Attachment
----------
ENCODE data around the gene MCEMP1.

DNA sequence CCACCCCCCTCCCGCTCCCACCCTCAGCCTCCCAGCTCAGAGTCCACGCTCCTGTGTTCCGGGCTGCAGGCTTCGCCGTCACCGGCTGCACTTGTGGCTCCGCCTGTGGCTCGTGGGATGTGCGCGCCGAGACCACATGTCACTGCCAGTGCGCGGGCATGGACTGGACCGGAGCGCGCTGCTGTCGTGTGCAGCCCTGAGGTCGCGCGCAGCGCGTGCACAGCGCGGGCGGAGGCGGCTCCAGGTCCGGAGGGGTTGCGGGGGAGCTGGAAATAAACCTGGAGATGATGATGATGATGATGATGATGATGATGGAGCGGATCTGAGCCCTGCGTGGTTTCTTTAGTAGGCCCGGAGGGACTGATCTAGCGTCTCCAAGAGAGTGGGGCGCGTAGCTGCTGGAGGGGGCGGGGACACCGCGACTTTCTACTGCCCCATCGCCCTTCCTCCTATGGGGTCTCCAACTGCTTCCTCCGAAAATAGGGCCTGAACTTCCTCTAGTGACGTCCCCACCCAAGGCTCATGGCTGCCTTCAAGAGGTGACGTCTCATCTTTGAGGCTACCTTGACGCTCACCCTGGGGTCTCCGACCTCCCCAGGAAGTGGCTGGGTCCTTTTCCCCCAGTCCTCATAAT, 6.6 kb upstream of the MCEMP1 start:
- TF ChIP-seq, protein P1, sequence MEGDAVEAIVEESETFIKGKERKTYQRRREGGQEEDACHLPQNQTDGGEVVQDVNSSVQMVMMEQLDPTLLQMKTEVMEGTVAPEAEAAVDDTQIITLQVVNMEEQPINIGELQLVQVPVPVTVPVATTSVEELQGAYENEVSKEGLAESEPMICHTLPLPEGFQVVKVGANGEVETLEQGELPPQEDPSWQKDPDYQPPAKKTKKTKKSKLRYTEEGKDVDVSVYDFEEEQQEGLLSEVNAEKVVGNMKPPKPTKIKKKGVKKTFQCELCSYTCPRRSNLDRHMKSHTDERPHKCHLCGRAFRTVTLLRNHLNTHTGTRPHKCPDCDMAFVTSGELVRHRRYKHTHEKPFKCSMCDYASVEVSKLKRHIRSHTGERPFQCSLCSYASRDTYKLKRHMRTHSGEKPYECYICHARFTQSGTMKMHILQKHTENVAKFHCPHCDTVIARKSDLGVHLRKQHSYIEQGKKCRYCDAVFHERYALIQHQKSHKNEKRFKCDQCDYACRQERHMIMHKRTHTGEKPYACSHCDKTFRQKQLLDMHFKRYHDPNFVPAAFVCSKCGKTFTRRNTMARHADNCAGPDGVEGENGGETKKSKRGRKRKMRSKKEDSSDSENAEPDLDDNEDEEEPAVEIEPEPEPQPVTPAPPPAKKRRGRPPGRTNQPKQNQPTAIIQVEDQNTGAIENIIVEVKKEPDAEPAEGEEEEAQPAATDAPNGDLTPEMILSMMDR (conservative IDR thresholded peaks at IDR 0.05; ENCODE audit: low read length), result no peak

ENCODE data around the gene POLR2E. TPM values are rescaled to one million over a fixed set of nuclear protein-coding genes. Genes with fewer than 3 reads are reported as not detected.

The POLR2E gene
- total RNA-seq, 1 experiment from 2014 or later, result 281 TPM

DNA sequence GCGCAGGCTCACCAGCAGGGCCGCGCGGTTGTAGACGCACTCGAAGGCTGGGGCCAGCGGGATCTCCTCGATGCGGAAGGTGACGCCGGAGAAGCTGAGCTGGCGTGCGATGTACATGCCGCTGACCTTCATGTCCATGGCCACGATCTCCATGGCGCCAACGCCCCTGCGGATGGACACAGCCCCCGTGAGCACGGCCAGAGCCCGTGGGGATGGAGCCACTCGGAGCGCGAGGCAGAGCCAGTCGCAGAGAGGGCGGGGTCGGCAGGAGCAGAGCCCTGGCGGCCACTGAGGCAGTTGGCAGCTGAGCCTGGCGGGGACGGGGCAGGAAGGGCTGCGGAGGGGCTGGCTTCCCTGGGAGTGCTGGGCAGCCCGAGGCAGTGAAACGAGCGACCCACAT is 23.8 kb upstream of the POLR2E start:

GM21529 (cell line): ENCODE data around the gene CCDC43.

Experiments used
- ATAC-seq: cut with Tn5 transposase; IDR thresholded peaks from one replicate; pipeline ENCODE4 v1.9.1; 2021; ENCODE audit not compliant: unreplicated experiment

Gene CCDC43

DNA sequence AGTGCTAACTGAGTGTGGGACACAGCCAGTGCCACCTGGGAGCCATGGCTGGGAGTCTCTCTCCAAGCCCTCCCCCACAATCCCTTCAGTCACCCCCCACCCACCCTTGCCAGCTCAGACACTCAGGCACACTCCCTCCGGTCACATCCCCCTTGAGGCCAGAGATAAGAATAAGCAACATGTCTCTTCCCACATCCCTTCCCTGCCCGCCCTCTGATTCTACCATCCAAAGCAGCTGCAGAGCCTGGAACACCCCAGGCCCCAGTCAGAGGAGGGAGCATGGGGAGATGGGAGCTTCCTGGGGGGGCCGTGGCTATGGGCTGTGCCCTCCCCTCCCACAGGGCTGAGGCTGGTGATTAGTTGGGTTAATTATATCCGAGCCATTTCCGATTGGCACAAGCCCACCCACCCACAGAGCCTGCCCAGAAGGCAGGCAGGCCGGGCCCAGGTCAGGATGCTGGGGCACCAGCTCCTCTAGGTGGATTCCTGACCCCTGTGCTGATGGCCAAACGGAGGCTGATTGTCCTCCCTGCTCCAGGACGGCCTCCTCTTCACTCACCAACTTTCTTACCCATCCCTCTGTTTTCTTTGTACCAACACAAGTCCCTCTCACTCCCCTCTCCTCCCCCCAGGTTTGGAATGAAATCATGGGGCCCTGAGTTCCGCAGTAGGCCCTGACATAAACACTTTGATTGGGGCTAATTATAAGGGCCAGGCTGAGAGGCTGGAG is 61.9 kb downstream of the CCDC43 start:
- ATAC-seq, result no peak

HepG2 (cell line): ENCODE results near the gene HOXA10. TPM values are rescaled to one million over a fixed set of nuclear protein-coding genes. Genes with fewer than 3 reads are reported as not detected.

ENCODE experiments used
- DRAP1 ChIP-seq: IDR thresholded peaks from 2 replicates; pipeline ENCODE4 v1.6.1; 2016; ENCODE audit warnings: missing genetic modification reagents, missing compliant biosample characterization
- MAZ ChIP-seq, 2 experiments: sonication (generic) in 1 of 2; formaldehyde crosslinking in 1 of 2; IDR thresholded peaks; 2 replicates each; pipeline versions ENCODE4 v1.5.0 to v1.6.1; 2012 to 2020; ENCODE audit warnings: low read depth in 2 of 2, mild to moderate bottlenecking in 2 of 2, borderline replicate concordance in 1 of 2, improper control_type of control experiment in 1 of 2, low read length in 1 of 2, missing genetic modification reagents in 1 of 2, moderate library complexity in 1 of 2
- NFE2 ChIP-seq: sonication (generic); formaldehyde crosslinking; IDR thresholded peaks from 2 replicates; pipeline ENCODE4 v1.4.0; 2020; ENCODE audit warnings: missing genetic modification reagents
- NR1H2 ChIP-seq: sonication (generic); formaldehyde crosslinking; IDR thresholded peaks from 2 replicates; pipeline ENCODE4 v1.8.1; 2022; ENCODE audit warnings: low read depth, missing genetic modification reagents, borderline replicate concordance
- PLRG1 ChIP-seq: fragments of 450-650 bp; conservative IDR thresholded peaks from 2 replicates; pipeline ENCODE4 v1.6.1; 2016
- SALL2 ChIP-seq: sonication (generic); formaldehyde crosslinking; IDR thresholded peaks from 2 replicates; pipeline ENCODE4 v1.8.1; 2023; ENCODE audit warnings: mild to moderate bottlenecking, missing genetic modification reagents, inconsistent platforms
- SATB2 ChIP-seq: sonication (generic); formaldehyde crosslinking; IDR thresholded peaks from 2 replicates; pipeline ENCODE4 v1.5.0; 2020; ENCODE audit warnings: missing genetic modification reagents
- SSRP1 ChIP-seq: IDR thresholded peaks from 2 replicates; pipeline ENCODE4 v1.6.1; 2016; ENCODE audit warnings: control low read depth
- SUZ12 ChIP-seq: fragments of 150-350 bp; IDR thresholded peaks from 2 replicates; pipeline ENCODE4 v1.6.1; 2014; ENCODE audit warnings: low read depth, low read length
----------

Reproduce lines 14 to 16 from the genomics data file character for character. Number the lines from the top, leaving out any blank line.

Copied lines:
HepG2 (cell line): ENCODE results near the gene HOXA10. TPM values are rescaled to one million over a fixed set of nuclear protein-coding genes. Genes with fewer than 3 reads are reported as not detected.

ENCODE experiments used
- DRAP1 ChIP-seq: IDR thresholded peaks from 2 replicates; pipeline ENCODE4 v1.6.1; 2016; ENCODE audit warnings: missing genetic modification reagents, missing compliant biosample characterization